In this context, the role of students has been central in the recent revival of a new and independent Left in Pakistan. An increasing number of students and young activists have lent their support to and joined major social movements, such as the Okara tenants’ movement in the heart of Punjab, the struggle against the eviction of slum settlements in Islamabad, and various movements for the release of political prisoners. The Pashtun Tahaffuz Movement (Movement for the Protection of Pashtuns) emerged early last year against rampant extra-judicial killings and abductions of Pashtuns by state authorities and the regressive laws and policies that marginalise the (primarily Pashtun) population of Pakistan’s Federally Administered Tribal Areas (FATA). The movement is led by Manzoor Pashteen, a 26-year-old graduate of Gomal University in Dera Ismail Khan, and driven by mostly young Pashtun activists and students. This push is backed by the simultaneous growth of student, feminist, activist and art collectives across the country, which are being seen as incubators for a new independent Left.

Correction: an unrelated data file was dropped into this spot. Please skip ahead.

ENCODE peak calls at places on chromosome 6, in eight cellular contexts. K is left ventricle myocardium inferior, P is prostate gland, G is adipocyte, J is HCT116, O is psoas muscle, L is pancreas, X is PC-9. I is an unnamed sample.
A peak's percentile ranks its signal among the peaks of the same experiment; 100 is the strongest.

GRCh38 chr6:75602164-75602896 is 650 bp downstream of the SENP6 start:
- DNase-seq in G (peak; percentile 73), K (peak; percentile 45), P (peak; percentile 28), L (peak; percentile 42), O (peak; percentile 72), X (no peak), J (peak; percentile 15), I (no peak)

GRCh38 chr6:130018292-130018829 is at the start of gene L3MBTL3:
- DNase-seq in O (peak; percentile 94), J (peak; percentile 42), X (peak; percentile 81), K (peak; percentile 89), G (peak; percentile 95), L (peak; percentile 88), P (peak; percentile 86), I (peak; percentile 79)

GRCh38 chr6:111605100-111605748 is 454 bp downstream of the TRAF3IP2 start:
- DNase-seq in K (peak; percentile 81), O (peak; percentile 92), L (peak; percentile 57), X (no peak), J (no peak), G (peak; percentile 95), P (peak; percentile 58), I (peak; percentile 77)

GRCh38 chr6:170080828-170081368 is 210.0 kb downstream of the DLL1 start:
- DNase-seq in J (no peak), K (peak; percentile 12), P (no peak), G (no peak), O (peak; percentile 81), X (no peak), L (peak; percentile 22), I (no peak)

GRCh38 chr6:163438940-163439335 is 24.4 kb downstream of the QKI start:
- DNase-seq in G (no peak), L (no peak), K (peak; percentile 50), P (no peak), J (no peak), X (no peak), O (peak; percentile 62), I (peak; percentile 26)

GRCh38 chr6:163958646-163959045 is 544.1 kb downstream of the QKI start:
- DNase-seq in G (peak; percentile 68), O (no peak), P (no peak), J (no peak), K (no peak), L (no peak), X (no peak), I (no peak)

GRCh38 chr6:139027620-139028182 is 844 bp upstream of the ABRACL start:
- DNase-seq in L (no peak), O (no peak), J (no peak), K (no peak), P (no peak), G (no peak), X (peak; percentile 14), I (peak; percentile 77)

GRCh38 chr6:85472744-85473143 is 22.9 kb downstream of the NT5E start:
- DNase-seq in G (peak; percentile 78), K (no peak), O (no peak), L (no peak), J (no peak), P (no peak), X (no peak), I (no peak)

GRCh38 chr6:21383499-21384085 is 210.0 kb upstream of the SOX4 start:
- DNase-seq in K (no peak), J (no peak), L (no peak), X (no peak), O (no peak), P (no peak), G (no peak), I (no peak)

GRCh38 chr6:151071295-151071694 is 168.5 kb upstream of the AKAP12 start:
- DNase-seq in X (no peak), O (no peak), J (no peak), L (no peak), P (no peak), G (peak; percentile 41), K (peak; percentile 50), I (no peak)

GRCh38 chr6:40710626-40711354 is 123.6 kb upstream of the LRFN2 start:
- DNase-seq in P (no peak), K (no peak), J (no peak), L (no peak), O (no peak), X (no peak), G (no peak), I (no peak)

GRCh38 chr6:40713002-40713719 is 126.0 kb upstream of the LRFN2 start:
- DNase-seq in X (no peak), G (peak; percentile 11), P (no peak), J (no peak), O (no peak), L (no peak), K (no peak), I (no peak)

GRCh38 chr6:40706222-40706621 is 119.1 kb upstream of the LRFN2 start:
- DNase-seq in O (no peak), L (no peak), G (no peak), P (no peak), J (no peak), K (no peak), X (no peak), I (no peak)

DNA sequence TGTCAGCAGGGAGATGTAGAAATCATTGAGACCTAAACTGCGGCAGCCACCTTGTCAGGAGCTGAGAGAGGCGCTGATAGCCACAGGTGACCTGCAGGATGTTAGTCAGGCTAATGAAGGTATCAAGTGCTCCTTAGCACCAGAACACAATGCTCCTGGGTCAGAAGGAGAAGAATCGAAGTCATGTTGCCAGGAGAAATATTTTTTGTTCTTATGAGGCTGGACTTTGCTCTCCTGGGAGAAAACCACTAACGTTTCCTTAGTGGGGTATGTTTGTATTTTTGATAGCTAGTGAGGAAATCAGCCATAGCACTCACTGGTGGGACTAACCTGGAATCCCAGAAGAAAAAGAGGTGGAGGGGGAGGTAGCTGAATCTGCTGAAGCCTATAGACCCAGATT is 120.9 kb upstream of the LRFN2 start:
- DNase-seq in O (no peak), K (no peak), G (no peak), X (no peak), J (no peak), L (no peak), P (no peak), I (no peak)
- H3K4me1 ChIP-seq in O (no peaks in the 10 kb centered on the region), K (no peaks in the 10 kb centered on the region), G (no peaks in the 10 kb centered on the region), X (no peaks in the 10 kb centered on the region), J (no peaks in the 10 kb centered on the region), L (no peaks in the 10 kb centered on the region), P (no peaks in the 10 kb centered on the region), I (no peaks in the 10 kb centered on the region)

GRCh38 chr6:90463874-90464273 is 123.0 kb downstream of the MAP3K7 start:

It is thus that the university can be seen as a microcosm of society. Mashal is part of a generation that doesn’t see a future for itself in the neoliberal structure of the state. This is a structure which over several decades has made the promise of jobs or a life of dignity a far-fetched dream for the vast majority of university graduates. The university becomes a site that produces docile subjects, whose precarious existence comes to be controlled through centralized bureaucracies and pocket student unions, backed by establishment directives. It was a call for the university to provide better facilities and bring an end to rising tuition fees for working-class students that ruffled the wrong people at Mashal’s university. He had warned that the prevailing conditions would further marginalize students and may force them to look towards religious extremism and terrorism. He also represented a growing consciousness – built around opposition to the War on Terror, anti-imperialism, anti-religious extremism, and commitment to ideas of non-violence and humanism as an alternative line of politics.